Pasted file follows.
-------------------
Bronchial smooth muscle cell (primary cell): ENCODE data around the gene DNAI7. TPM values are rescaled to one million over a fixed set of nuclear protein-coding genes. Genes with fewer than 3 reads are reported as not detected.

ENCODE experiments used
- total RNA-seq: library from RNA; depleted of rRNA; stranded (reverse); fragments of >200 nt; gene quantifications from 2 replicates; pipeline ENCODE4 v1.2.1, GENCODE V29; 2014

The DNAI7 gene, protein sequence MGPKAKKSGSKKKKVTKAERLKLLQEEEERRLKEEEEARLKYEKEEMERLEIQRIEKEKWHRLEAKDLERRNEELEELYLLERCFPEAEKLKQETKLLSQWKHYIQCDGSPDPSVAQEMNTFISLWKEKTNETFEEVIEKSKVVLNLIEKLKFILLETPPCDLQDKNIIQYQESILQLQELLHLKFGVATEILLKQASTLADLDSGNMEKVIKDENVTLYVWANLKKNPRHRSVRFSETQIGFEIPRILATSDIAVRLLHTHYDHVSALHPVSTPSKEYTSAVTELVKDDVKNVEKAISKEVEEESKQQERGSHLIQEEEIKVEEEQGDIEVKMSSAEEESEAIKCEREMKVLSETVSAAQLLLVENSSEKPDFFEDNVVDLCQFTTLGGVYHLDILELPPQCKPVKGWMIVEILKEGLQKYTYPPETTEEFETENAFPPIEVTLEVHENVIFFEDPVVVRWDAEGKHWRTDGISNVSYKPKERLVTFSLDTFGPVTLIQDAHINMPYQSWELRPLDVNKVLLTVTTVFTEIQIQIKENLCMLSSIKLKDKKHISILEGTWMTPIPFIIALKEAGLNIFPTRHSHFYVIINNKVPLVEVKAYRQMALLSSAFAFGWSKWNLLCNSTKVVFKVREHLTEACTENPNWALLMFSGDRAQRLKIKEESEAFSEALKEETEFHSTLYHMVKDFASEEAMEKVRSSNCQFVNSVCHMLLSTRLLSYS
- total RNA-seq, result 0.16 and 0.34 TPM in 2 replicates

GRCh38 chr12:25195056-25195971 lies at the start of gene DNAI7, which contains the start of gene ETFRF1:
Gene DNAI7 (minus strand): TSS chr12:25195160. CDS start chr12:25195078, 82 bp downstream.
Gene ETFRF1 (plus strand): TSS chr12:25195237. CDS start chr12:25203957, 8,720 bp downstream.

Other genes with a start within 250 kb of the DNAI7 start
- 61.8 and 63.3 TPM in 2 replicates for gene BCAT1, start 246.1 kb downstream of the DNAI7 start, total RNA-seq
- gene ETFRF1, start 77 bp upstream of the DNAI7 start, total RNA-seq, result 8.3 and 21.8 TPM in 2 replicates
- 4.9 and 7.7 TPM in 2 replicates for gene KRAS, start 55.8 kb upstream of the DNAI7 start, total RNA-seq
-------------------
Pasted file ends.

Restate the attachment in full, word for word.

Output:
Bronchial smooth muscle cell (primary cell): ENCODE data around the gene DNAI7. TPM values are rescaled to one million over a fixed set of nuclear protein-coding genes. Genes with fewer than 3 reads are reported as not detected.

ENCODE experiments used
- total RNA-seq: library from RNA; depleted of rRNA; stranded (reverse); fragments of >200 nt; gene quantifications from 2 replicates; pipeline ENCODE4 v1.2.1, GENCODE V29; 2014

The DNAI7 gene, protein sequence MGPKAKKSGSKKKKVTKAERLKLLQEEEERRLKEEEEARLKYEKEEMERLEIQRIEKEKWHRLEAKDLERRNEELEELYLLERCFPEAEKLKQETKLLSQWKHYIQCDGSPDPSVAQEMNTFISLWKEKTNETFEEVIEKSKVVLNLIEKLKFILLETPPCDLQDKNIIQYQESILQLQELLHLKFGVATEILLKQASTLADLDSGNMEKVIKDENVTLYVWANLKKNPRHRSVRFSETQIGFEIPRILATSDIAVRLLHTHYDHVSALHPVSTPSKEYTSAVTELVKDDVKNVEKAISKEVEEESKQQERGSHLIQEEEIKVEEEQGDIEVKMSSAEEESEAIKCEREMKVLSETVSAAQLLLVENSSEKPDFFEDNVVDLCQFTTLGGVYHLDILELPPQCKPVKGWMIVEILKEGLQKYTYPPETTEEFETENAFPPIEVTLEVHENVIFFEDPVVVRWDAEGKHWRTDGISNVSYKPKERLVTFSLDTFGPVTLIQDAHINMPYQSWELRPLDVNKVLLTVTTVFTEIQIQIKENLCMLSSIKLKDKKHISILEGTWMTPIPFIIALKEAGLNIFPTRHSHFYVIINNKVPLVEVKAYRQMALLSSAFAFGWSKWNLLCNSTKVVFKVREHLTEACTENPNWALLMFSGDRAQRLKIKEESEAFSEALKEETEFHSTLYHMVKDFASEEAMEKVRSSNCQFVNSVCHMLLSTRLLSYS
- total RNA-seq, result 0.16 and 0.34 TPM in 2 replicates

GRCh38 chr12:25195056-25195971 lies at the start of gene DNAI7, which contains the start of gene ETFRF1:
Gene DNAI7 (minus strand): TSS chr12:25195160. CDS start chr12:25195078, 82 bp downstream.
Gene ETFRF1 (plus strand): TSS chr12:25195237. CDS start chr12:25203957, 8,720 bp downstream.

Other genes with a start within 250 kb of the DNAI7 start
- 61.8 and 63.3 TPM in 2 replicates for gene BCAT1, start 246.1 kb downstream of the DNAI7 start, total RNA-seq
- gene ETFRF1, start 77 bp upstream of the DNAI7 start, total RNA-seq, result 8.3 and 21.8 TPM in 2 replicates
- 4.9 and 7.7 TPM in 2 replicates for gene KRAS, start 55.8 kb upstream of the DNAI7 start, total RNA-seq